He’d lost another three medals sliding down the soft cliff face, and spent a considerable amount of time hunting through the soil retrieving them.

A man sat eating his lunch (a cheese sandwich) on a treestump in clearly defined front of the tiny minefield. At his feet lay a battered tin lunchbox, its hinged lid resting on the grass. If the boy’d’ve payed attention, he would have noticed several bullet holes pimpling its surface quietly.
The boy dusted himself off before attempting to scale the pathetic barbed wire fence. The wooden stakes at either side of the boy collapsed weakly from rot upon application of pressure to the fence.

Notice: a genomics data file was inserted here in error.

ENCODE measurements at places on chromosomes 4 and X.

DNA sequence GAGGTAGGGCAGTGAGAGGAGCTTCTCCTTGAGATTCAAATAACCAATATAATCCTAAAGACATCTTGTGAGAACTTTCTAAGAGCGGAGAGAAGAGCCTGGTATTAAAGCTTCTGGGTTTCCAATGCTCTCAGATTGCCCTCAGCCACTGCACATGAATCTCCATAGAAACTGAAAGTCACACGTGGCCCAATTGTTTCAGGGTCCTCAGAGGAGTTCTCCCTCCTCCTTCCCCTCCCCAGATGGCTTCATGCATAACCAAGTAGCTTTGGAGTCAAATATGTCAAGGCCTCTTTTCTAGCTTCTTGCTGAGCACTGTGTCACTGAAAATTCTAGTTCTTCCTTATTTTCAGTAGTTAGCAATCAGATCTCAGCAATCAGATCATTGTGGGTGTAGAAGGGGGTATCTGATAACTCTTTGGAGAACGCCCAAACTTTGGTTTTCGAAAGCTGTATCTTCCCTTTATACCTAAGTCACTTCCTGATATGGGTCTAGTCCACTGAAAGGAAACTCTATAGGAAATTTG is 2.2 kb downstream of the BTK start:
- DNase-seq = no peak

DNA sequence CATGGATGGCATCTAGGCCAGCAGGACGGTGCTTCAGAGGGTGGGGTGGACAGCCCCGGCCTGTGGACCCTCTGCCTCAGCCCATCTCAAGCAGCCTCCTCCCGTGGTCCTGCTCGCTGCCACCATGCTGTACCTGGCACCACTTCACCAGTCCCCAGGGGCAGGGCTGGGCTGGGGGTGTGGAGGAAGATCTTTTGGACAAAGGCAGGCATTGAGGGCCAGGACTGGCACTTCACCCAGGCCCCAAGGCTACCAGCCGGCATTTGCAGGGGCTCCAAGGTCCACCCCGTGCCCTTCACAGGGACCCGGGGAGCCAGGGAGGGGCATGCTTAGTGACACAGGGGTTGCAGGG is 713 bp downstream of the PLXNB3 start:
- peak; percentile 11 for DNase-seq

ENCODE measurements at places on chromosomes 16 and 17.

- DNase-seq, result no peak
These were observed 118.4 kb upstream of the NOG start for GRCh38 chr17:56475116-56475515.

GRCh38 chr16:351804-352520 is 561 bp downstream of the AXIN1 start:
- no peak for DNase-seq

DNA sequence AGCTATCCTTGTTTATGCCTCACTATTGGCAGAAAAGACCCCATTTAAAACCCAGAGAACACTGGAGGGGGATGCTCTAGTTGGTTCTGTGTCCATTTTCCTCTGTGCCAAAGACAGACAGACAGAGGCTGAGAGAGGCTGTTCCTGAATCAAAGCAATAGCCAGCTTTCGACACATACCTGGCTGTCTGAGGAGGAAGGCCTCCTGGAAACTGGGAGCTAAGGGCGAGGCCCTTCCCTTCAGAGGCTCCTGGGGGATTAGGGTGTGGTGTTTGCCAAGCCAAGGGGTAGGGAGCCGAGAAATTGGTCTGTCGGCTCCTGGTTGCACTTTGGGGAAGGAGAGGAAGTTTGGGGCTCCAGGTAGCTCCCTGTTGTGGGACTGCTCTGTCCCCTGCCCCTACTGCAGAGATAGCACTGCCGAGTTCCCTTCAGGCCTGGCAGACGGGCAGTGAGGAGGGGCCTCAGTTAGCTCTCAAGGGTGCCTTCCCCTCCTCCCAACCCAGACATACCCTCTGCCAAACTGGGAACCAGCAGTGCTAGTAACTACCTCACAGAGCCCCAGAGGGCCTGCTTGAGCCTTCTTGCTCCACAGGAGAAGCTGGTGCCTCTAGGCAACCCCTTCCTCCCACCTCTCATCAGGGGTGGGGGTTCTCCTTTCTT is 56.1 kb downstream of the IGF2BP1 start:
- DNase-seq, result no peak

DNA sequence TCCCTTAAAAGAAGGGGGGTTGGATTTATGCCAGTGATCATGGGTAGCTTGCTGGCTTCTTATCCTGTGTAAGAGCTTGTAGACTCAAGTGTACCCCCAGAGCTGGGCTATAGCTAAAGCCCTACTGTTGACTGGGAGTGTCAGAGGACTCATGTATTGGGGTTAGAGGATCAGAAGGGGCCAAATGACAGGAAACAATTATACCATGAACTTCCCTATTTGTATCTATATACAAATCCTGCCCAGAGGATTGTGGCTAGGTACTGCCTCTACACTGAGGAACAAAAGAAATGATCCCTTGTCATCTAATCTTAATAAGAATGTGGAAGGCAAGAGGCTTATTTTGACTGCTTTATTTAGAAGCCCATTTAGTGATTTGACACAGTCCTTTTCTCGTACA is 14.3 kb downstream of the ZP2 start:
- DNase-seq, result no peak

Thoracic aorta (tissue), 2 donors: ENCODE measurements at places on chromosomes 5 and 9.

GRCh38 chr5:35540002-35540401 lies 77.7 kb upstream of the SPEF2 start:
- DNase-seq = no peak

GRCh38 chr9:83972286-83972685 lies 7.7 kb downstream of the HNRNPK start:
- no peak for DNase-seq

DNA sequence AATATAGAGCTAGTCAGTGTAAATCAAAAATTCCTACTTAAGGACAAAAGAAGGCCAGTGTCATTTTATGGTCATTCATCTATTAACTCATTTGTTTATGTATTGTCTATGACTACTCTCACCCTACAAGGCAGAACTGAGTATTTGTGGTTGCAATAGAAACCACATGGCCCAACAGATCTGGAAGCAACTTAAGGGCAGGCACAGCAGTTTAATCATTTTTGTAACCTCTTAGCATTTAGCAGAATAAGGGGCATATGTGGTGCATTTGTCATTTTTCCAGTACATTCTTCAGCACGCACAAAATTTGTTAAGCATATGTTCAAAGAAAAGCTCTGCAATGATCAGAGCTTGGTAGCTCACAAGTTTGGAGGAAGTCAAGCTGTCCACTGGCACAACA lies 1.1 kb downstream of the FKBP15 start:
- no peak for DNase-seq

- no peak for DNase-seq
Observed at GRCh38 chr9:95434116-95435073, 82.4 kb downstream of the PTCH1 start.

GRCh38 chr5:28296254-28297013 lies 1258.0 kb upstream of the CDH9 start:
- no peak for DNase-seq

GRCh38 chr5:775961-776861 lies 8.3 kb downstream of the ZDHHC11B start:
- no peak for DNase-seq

The man looked up.

He swivelled on his treestump: “Y’all right?”

The boy froze: “I dropped my medal -”

“YOUR medal?”

“My grandad’s medal,” the boy corrected himself.

“I heard it fall. You’re lucky. The weeds don’t grow on the mines. Try not to bother me again.”

And with that the man turned his back on the guised boy and returned to his nourishment.
The minefield was only a few paces across both ways, and the environment within it was markedly different from that of the meadow it lay in. Desert sand comprised much of its soil, dying grass and weeds littered the arid earth.